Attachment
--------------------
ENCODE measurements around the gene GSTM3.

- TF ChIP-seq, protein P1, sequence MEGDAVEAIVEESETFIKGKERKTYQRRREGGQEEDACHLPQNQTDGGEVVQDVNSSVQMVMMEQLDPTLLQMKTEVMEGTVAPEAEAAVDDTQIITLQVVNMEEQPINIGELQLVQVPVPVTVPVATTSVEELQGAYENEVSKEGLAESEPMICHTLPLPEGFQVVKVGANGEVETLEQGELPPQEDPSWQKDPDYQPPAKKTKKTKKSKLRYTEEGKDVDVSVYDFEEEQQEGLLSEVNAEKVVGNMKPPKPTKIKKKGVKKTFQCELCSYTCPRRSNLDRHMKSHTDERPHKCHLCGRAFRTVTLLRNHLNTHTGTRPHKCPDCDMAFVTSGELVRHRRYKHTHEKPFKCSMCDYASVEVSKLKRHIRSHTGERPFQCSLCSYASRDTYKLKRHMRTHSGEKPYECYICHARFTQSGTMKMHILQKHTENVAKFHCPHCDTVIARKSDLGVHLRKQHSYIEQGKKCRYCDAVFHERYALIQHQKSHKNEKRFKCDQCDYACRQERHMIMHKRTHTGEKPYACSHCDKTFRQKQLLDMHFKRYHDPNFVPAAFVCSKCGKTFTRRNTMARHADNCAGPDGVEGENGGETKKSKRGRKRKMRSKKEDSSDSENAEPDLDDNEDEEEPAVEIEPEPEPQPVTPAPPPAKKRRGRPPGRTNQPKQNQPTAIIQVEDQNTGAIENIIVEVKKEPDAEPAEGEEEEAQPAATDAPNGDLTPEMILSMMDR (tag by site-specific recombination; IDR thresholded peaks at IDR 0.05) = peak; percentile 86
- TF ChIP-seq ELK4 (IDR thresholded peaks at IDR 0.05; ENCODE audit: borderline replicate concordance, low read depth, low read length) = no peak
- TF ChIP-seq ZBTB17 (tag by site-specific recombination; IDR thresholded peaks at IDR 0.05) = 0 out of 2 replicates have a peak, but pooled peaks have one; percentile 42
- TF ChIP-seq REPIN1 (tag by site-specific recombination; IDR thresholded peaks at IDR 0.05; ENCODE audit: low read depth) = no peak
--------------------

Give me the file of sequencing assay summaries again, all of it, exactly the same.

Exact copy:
ENCODE measurements around the gene GSTM3.

- TF ChIP-seq, protein P1, sequence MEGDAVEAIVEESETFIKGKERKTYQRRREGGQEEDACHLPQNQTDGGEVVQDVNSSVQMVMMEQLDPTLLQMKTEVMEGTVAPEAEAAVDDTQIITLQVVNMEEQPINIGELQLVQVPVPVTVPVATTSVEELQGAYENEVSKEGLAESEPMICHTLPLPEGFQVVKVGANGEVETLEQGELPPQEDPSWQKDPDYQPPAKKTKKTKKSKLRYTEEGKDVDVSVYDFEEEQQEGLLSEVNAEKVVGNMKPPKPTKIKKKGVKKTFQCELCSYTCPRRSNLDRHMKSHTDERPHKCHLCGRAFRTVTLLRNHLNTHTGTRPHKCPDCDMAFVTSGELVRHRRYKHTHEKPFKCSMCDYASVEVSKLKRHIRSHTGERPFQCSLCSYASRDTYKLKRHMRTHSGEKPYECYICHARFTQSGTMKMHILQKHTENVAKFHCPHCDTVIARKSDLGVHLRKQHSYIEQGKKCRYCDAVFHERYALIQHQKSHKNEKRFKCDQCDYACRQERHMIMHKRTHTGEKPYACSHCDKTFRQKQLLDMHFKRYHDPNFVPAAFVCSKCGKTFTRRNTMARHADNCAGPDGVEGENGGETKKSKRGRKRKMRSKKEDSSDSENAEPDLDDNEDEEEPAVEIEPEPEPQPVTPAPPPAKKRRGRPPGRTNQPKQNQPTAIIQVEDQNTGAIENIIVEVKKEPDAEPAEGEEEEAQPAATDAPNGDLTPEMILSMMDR (tag by site-specific recombination; IDR thresholded peaks at IDR 0.05) = peak; percentile 86
- TF ChIP-seq ELK4 (IDR thresholded peaks at IDR 0.05; ENCODE audit: borderline replicate concordance, low read depth, low read length) = no peak
- TF ChIP-seq ZBTB17 (tag by site-specific recombination; IDR thresholded peaks at IDR 0.05) = 0 out of 2 replicates have a peak, but pooled peaks have one; percentile 42
- TF ChIP-seq REPIN1 (tag by site-specific recombination; IDR thresholded peaks at IDR 0.05; ENCODE audit: low read depth) = no peak